At an economic leadership meeting in August, Chinese leaders agreed that China must pursue a goal of “common prosperity” – where citizens share in the opportunity to be wealthy – as the main objective for the next stage of its development, while stressing the need to maintain an airtight economy that allows for that smoothing out of wealth.
According to the meeting notes, common prosperity was described as a means to “properly deal with the relationship between efficiency and fairness”.
The catchphrase refers to affluence shared by everyone both in material and cultural terms, not the prosperity for just a few nor an absolute equal distribution, and should be advanced step by step, the meeting notes explained.
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Common prosperity is central to promoting well-being as China strives to achieve its second centenary goal of fully building a modern socialist country.
The idea of common prosperity was first mentioned in the 1950s, when China was a significantly poorer country, by f ounding father Mao Zedong.
But the phrase was then repeatedly mentioned by former leader Deng Xiaoping in the 1980s when China’s private sector began to emerge in some regions, creating disparity.
Deng said that allowing some people and regions to become rich first would speed up growth and would help achieve the ultimate goal of common prosperity.
In 1985, Deng is quoted as having said that “we will fail if our policies lead to rich-poor polarisation, and we will really be on an evil path if some new bourgeoisie is created [due to the wealth disparity]”.
President Xi Jinping’s rhetoric on common prosperity has surged this year – evidence of the Communist Party’s commitment to closing the country’s yawning wealth gap.
The term appeared sporadically during Xi’s first eight years in power. In 2020, he began to refer to common prosperity more often and has since picked up the pace, with the phrase appearing 65 times in Xi’s speeches and meetings so far this year, up from 30 in all of 2020.
“We can allow some people to get rich first and then guide and help others to get rich together … We can support wealthy entrepreneurs who work hard, operate legally, and have taken risks to start businesses … but we must also do our best to establish a ‘scientific’ public policy system that allows for fairer income distribution,” Xi said, according to a statement released after a meeting of the Communist Party’s Central Committee for Financial and Economic Affairs in mid-August.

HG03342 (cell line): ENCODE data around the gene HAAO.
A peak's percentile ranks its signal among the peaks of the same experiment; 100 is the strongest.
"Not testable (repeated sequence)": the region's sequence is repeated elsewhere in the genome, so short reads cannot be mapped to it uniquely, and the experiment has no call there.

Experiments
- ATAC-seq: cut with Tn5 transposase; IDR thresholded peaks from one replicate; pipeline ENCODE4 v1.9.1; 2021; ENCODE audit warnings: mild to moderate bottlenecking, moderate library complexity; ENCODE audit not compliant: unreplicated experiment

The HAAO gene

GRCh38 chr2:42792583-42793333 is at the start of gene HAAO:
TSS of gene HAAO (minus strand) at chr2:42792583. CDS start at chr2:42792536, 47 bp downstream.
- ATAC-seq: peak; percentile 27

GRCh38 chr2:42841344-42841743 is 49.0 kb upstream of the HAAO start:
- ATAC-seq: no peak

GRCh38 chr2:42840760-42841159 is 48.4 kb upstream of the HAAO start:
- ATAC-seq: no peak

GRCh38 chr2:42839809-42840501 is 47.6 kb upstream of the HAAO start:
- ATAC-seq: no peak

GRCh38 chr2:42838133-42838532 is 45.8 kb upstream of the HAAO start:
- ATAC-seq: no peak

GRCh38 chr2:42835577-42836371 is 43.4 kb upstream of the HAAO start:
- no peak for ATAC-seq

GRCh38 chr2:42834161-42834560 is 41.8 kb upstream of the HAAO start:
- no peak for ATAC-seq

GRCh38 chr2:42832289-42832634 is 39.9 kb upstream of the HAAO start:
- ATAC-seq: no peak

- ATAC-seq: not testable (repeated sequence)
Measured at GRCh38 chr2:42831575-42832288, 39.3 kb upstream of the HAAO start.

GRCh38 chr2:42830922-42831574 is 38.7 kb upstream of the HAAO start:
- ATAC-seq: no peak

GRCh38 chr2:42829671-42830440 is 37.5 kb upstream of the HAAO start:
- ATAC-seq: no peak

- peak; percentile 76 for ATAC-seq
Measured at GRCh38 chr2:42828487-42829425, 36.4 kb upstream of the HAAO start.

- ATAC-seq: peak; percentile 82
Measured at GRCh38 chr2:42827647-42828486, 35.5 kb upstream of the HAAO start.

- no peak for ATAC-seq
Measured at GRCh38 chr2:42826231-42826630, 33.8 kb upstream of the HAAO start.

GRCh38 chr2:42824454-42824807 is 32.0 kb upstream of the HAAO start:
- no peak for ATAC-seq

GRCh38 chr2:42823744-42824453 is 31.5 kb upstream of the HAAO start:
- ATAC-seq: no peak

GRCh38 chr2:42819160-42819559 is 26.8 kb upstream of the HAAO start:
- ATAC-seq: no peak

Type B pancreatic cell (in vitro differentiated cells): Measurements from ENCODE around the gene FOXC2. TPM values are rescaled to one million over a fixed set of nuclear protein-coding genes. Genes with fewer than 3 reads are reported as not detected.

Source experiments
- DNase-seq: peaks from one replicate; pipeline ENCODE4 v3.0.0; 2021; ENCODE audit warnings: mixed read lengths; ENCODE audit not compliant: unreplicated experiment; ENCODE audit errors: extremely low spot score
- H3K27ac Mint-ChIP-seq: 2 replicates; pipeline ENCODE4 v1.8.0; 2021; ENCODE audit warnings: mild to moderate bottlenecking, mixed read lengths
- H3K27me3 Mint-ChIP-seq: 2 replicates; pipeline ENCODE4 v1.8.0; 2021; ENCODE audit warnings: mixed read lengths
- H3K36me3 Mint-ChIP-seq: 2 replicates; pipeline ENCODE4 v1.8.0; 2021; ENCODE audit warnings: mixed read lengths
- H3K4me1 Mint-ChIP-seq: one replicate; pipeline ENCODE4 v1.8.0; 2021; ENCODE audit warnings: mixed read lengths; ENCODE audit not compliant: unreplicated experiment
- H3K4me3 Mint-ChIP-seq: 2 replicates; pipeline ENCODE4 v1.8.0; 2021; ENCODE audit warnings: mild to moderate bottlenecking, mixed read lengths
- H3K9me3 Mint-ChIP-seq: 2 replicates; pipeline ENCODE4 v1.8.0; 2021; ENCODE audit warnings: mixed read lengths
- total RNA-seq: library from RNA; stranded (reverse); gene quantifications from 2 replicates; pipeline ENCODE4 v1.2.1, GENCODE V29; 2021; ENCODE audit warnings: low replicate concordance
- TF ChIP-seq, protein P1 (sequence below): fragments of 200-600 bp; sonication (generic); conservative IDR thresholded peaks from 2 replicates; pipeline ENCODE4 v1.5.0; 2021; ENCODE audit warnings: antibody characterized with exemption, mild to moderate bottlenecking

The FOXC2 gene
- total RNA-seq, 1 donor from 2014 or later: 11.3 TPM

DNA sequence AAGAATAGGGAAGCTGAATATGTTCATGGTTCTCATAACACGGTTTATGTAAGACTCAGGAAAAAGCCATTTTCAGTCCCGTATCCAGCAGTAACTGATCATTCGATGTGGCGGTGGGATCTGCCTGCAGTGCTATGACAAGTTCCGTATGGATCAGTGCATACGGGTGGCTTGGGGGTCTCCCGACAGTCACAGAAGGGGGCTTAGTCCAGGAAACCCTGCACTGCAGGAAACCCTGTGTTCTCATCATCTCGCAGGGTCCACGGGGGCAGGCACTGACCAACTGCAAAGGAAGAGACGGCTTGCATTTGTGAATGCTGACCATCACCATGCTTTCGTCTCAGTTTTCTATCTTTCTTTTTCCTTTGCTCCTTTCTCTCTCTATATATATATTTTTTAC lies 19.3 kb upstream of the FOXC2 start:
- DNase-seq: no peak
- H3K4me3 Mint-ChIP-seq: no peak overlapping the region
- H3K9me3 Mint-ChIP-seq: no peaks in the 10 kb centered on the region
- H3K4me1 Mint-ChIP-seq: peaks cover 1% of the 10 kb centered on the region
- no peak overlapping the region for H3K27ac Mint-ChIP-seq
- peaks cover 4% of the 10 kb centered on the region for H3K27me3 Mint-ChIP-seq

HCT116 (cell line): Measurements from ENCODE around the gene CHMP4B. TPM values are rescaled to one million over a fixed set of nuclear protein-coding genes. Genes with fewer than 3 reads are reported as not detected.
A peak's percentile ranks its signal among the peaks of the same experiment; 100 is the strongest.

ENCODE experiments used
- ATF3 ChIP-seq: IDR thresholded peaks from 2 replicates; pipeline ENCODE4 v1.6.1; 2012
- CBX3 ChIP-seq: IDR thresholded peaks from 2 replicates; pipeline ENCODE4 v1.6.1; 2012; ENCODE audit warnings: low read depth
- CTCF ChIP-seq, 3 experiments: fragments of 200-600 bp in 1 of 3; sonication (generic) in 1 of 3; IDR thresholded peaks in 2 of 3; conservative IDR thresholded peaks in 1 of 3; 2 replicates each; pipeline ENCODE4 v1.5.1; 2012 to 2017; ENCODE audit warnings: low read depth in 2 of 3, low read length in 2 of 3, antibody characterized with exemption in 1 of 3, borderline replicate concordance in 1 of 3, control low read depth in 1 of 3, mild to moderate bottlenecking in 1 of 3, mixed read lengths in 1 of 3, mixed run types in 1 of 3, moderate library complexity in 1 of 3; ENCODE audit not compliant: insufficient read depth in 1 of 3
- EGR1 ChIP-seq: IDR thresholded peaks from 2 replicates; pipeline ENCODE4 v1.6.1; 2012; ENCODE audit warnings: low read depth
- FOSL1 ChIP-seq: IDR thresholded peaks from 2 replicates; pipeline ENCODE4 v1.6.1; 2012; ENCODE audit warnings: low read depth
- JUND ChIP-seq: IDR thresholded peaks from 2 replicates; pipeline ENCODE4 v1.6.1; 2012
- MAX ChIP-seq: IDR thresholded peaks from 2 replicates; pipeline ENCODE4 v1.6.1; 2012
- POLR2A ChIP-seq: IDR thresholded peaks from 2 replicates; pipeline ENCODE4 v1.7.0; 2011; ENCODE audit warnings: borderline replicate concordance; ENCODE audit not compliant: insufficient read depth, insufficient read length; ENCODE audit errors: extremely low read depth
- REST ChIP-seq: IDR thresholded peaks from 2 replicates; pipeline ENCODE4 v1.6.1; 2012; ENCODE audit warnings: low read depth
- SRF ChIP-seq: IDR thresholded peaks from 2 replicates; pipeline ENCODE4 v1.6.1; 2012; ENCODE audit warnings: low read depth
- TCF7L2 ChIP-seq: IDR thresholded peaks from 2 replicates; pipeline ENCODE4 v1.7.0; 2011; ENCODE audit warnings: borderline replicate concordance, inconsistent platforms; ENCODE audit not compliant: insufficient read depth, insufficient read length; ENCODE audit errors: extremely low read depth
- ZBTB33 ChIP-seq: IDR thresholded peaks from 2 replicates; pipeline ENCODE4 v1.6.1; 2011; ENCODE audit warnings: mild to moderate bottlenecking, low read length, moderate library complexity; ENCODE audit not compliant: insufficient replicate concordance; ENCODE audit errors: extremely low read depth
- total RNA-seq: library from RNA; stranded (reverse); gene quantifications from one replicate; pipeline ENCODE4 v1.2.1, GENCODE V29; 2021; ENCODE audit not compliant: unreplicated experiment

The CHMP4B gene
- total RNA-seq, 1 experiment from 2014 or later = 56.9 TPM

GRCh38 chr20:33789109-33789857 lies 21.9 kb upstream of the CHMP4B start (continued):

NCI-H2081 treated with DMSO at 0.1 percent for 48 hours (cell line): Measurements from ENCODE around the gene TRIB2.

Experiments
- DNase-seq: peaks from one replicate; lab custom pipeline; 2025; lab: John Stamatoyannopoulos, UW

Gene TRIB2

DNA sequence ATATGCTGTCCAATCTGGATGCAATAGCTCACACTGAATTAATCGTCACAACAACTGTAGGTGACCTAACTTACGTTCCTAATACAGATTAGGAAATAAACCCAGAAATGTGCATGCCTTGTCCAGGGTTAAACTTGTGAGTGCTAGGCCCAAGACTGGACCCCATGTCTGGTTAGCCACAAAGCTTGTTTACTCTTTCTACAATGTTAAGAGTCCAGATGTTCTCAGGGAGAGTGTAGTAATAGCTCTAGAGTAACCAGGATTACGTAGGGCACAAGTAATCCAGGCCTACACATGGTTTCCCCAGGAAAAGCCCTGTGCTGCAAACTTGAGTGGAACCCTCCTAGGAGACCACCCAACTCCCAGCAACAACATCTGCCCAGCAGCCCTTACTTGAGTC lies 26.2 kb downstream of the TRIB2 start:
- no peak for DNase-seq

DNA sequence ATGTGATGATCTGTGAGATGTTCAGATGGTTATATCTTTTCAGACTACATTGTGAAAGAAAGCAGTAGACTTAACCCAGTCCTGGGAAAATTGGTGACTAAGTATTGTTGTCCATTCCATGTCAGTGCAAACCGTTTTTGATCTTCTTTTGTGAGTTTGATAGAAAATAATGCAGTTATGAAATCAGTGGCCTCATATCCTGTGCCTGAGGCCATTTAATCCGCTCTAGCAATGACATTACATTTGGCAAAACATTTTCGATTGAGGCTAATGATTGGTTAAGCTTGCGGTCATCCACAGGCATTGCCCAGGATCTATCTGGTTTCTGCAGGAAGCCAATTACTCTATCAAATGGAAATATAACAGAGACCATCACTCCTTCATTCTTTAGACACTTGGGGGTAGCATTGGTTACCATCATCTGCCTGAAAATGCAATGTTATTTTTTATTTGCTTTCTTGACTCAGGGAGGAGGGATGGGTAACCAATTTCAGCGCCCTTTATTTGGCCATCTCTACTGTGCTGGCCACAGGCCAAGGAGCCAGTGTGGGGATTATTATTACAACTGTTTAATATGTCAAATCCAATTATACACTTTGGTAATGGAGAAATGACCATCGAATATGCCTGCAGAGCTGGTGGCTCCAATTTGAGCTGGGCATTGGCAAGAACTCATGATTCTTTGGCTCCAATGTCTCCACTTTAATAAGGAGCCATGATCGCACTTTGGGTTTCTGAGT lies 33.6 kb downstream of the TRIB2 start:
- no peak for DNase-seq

The speech called for better governance and more balance in the economy, focusing on grass-roots consumption as a key economic multiplier rather than capital-intensive investments, which have been popular in past decades.
During the meeting, various plans – including those involving favourable changes in taxes and social-security payments for middle-income earners; more policies that increase earnings for those in low-income groups; and crackdowns on practices and loopholes that may give rise to “illicit income” – were given as examples of how the plan could succeed.
Xi also called for the protection of intellectual property rights and property rights, reiterating that the country would stick to promoting the common development of both the private and foreign sectors while keeping public ownership as the main body of the Chinese economy.
The meeting also placed an emphasis on supporting the development of small and medium-sized enterprises.
But common prosperity does not just apply to financial markets, it also applies to society’s spiritual and cultural life. It needs to be extended to rural and urban areas – while rural infrastructure and rural living conditions, in particular, need to be improved, Xi said.
The country should “smooth the social mobility to give more people opportunities to get rich and shape a development environment where everyone can take a part in”, the meeting said.
All levels of government, including local governments, must work together to formulate plans that fit the local conditions to achieve the goal of common prosperity, policymakers at the meeting said.